The bill totally disregards the possible effects it can have on school children. The bill is structured for those 21 years of age and older, but we all know there is a strong chance of this marijuana getting in the hands of middle class students, on the greed of communities getting a tax break.
Our schools private and public must be protected. Legislation of recreational marijuana is complex and an intricate problem. Experience has shown that there is no single approach solution that adequately copes with the problem. Many people believe “it can’t happen to me,” they think they can use marijuana occasionally without moving on to a more potent substance . We used to call these type of people joy smokers, or weekend warriors. Believe me eventually if you are one of these people you will graduate to the big league sooner then expected.
I am against this bill as presented mostly for the welfare of our youth. Let me be clear, by stating I have no objection to a passing of a bill legalizing marijuana regulated and controlled by dispensaries licensed by the state for medical purposes.
If you are concerned for the health and welfare of your family, children and grandchildren, think long and hard before you support this legalization pf recreational marijuana. Marijuana varies in strength, how strong are you?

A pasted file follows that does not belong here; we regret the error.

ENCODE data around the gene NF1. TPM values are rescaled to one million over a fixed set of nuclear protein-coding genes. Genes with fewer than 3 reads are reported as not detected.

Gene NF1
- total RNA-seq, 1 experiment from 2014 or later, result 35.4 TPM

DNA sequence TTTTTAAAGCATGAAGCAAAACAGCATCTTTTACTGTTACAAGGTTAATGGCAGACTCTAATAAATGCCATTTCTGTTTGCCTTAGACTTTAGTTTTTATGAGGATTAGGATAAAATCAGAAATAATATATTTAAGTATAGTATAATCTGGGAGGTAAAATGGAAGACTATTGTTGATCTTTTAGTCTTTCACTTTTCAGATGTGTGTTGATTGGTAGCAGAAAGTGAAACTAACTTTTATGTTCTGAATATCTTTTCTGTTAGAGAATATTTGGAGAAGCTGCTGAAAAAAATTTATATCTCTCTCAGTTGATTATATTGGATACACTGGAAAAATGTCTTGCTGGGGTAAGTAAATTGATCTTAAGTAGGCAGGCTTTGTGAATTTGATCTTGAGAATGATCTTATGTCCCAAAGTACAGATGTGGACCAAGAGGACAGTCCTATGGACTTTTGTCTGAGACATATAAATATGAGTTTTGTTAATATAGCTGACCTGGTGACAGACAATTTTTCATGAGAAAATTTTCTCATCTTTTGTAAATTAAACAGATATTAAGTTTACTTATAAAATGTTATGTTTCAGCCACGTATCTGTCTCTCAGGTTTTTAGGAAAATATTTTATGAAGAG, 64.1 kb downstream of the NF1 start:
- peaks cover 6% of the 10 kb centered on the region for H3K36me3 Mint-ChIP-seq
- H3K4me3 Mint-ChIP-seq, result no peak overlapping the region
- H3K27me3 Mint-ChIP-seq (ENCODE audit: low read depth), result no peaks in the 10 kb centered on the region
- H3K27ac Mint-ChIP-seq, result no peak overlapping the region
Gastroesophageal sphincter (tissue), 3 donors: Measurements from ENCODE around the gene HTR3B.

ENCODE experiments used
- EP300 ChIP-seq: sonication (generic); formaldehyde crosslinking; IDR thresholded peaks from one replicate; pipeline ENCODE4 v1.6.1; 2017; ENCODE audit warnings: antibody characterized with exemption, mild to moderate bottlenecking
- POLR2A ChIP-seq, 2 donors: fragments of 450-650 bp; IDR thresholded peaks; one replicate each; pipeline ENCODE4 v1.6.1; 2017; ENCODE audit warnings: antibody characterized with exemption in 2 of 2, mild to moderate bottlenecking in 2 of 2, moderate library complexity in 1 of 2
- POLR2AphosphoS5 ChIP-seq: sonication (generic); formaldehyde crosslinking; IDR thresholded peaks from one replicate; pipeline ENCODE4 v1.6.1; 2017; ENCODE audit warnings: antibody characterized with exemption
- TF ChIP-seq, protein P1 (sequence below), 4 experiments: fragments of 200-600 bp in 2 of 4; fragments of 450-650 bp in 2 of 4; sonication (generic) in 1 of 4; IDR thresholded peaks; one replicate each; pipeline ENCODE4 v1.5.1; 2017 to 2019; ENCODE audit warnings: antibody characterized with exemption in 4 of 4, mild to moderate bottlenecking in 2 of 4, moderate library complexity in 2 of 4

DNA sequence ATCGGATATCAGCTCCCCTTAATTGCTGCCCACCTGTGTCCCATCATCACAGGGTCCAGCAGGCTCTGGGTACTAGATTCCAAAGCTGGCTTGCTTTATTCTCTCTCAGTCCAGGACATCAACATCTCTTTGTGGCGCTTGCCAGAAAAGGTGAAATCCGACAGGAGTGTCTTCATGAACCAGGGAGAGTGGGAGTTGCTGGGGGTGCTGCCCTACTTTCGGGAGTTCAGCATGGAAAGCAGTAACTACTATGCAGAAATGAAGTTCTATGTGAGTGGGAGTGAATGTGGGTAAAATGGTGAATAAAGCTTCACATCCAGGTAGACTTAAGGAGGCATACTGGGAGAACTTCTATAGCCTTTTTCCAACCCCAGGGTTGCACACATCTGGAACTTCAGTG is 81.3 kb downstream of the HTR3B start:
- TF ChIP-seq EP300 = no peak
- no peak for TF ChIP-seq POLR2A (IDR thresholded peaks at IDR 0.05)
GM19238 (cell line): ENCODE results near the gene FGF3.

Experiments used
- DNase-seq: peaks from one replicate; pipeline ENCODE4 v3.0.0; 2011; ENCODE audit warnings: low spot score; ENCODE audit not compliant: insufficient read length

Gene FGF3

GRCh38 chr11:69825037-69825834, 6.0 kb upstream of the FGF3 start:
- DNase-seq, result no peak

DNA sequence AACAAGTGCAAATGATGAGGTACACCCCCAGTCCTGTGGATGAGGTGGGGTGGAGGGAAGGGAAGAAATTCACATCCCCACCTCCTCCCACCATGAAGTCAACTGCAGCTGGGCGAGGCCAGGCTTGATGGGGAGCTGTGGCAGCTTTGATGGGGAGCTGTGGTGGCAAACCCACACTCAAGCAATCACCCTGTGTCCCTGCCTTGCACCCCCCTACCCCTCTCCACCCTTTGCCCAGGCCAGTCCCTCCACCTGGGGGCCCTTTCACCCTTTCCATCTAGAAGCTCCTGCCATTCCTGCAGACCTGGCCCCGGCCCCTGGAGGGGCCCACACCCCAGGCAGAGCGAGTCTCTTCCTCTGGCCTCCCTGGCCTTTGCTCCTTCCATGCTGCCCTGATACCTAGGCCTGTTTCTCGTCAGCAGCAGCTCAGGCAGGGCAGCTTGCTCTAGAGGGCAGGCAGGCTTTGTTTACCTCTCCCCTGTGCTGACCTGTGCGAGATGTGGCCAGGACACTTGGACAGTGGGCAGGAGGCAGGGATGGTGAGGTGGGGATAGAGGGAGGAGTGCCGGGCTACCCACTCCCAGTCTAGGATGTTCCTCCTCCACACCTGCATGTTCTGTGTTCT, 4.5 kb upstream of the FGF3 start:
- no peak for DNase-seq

Thomas J. Russo
Speaking out against Plymouth St. townhouses
I begin my letter with full disclosure. I live across the street from the property in question. My concern and intent of this letter, however, goes beyond a typical NIMBY response to a proposal before the Zoning Board of Adjustment seeking several variances. The project is scheduled for the Board’s vote Dec. 20. I believe the scope of this project should concern all Montclair residents who trust in the workings of our town government to abide by zoning already in place designed to keep Montclair a place of pride. Unfortunately, local media coverage, thus far, reads more like Willow Street Partners promotional pieces than news coverage. I’ve written this in the hope it will shed light on the whole of the proposed development project.
The property is directly behind First Congregational Church located on the corner of South Fullerton Avenue and Plymouth Street. The frontage of the proposed building lot is Plymouth Street. The lot is zoned a Residential One Family. Developer Steven Plofker is now proposing to construct two three-story buildings on the site, each building having two townhouses.
The lot is just barely a third of an acre. That would be four family units totaling 15,000+ square feet on a Residential One Family zoned lot.
The Church, who owns this property, is facing serious financial problems. The electrical system needs to be brought up to code and there are roof problems, for starters. After searching out various options to raise money, a decision was apparently made to sell this lot. Unfortunately, this solution will very likely prove to be short-term. What if a solution could provide to the Church ongoing revenue to insure future financial security?